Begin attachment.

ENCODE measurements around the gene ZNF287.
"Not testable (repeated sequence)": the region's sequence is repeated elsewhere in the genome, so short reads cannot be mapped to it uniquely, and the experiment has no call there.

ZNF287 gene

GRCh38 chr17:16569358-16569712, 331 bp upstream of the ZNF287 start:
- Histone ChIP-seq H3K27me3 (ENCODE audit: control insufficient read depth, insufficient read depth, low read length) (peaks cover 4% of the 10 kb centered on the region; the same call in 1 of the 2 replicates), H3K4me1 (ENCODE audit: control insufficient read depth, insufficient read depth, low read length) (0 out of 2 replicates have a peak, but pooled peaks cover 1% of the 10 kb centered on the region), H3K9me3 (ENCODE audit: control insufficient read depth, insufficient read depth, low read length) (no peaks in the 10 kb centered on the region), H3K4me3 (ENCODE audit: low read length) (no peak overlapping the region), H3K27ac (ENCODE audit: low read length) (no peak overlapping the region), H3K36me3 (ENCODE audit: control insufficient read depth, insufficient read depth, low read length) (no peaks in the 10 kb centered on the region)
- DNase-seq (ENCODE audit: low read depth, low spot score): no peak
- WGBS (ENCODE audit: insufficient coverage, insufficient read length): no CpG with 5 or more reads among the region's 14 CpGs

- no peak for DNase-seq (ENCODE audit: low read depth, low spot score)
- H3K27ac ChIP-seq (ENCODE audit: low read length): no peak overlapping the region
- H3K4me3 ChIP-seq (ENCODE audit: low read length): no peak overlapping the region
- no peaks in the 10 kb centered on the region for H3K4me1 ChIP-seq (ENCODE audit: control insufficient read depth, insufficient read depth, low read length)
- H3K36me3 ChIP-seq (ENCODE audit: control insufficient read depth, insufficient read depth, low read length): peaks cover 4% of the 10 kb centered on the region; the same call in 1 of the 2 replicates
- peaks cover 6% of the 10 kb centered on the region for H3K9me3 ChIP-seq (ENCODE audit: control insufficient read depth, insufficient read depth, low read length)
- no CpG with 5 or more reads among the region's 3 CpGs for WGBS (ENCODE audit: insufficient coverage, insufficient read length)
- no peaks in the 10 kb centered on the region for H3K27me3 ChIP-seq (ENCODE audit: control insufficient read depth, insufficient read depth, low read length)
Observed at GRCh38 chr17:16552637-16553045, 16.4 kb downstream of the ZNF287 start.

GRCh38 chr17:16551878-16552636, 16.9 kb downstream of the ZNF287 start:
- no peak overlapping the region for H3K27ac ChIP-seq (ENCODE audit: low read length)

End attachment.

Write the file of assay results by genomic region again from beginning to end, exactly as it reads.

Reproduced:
ENCODE measurements around the gene ZNF287.
"Not testable (repeated sequence)": the region's sequence is repeated elsewhere in the genome, so short reads cannot be mapped to it uniquely, and the experiment has no call there.

ZNF287 gene

GRCh38 chr17:16569358-16569712, 331 bp upstream of the ZNF287 start:
- Histone ChIP-seq H3K27me3 (ENCODE audit: control insufficient read depth, insufficient read depth, low read length) (peaks cover 4% of the 10 kb centered on the region; the same call in 1 of the 2 replicates), H3K4me1 (ENCODE audit: control insufficient read depth, insufficient read depth, low read length) (0 out of 2 replicates have a peak, but pooled peaks cover 1% of the 10 kb centered on the region), H3K9me3 (ENCODE audit: control insufficient read depth, insufficient read depth, low read length) (no peaks in the 10 kb centered on the region), H3K4me3 (ENCODE audit: low read length) (no peak overlapping the region), H3K27ac (ENCODE audit: low read length) (no peak overlapping the region), H3K36me3 (ENCODE audit: control insufficient read depth, insufficient read depth, low read length) (no peaks in the 10 kb centered on the region)
- DNase-seq (ENCODE audit: low read depth, low spot score): no peak
- WGBS (ENCODE audit: insufficient coverage, insufficient read length): no CpG with 5 or more reads among the region's 14 CpGs

- no peak for DNase-seq (ENCODE audit: low read depth, low spot score)
- H3K27ac ChIP-seq (ENCODE audit: low read length): no peak overlapping the region
- H3K4me3 ChIP-seq (ENCODE audit: low read length): no peak overlapping the region
- no peaks in the 10 kb centered on the region for H3K4me1 ChIP-seq (ENCODE audit: control insufficient read depth, insufficient read depth, low read length)
- H3K36me3 ChIP-seq (ENCODE audit: control insufficient read depth, insufficient read depth, low read length): peaks cover 4% of the 10 kb centered on the region; the same call in 1 of the 2 replicates
- peaks cover 6% of the 10 kb centered on the region for H3K9me3 ChIP-seq (ENCODE audit: control insufficient read depth, insufficient read depth, low read length)
- no CpG with 5 or more reads among the region's 3 CpGs for WGBS (ENCODE audit: insufficient coverage, insufficient read length)
- no peaks in the 10 kb centered on the region for H3K27me3 ChIP-seq (ENCODE audit: control insufficient read depth, insufficient read depth, low read length)
Observed at GRCh38 chr17:16552637-16553045, 16.4 kb downstream of the ZNF287 start.

GRCh38 chr17:16551878-16552636, 16.9 kb downstream of the ZNF287 start:
- no peak overlapping the region for H3K27ac ChIP-seq (ENCODE audit: low read length)